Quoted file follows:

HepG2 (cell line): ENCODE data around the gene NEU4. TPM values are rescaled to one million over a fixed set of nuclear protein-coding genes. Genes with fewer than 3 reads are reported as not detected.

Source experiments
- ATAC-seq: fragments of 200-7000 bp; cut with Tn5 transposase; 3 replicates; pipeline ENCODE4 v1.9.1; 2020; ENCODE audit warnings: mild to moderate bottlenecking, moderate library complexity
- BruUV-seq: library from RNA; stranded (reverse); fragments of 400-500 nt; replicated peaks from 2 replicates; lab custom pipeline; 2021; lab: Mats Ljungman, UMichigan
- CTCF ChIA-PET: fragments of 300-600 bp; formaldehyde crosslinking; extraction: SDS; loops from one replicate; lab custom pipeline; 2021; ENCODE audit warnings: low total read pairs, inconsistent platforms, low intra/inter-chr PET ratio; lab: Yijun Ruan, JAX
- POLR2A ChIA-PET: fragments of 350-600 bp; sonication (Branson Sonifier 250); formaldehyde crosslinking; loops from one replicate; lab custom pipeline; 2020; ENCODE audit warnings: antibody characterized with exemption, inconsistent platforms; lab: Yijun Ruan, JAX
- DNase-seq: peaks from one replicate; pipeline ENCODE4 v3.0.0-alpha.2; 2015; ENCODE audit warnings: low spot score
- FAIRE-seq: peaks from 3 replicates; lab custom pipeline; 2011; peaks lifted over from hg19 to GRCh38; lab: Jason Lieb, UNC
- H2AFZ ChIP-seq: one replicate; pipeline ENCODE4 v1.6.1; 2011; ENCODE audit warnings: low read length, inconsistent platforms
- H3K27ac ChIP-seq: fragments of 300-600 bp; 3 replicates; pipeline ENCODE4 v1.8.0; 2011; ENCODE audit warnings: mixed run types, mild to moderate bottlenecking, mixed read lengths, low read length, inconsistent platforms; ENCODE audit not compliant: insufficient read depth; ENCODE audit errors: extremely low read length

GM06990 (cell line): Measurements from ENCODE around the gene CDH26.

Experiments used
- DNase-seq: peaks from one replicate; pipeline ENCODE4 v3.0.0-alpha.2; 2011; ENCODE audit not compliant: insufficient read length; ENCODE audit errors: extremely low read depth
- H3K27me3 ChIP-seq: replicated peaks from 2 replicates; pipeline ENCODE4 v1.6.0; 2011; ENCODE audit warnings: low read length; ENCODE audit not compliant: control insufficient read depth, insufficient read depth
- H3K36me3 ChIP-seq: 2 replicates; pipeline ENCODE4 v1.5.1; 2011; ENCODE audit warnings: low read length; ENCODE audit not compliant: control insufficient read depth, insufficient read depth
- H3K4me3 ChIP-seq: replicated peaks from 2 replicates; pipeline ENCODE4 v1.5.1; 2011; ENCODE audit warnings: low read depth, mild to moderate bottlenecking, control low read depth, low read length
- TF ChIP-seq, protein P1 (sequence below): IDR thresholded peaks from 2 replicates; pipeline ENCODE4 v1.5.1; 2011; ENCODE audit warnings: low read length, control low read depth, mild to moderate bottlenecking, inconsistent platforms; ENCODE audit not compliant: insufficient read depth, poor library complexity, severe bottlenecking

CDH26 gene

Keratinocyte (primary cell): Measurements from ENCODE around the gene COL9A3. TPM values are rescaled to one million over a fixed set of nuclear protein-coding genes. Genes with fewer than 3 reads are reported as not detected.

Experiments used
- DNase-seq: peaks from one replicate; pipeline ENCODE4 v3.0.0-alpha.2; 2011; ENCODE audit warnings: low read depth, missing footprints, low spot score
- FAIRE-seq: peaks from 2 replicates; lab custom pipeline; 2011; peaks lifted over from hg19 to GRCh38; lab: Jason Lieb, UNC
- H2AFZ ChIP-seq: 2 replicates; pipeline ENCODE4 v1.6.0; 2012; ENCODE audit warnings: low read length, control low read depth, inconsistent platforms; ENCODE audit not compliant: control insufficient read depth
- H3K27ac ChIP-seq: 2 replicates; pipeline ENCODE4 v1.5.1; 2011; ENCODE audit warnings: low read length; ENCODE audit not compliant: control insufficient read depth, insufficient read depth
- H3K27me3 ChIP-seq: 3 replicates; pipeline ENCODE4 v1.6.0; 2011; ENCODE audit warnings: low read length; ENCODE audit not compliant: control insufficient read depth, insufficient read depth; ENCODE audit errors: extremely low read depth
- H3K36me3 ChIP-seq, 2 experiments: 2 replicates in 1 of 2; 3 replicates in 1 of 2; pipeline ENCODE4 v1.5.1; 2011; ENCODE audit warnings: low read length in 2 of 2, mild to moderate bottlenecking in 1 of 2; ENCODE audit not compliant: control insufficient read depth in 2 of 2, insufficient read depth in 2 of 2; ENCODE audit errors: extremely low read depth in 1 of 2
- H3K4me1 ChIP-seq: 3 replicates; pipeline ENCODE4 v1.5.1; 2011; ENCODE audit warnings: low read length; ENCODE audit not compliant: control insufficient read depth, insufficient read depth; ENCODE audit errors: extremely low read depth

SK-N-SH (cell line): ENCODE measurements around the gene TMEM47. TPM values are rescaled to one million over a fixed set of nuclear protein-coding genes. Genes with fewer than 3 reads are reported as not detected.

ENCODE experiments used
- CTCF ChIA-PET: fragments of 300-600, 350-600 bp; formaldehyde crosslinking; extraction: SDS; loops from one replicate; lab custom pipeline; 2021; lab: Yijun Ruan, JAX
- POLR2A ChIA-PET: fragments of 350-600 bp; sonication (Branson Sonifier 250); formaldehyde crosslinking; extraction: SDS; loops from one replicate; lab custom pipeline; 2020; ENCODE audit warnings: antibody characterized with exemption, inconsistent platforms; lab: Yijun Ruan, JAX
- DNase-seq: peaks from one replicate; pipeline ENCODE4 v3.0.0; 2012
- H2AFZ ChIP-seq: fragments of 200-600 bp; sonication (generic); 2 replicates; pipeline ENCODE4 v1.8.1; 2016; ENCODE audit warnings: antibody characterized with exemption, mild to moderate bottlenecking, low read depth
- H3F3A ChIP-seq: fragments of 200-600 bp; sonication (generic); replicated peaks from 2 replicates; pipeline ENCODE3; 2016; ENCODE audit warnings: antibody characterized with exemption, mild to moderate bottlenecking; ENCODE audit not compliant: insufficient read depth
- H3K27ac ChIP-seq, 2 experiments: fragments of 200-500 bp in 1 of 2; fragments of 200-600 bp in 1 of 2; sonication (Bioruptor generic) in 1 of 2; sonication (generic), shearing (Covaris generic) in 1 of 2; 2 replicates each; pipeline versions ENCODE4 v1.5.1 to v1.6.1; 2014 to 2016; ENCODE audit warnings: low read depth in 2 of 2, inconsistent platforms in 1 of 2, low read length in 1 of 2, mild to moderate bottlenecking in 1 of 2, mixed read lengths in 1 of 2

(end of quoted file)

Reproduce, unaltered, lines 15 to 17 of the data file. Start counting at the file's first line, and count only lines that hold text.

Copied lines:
- H3K36me3 ChIP-seq: 2 replicates; pipeline ENCODE4 v1.5.1; 2011; ENCODE audit warnings: low read length; ENCODE audit not compliant: control insufficient read depth, insufficient read depth
- H3K4me3 ChIP-seq: replicated peaks from 2 replicates; pipeline ENCODE4 v1.5.1; 2011; ENCODE audit warnings: low read depth, mild to moderate bottlenecking, control low read depth, low read length
- TF ChIP-seq, protein P1 (sequence below): IDR thresholded peaks from 2 replicates; pipeline ENCODE4 v1.5.1; 2011; ENCODE audit warnings: low read length, control low read depth, mild to moderate bottlenecking, inconsistent platforms; ENCODE audit not compliant: insufficient read depth, poor library complexity, severe bottlenecking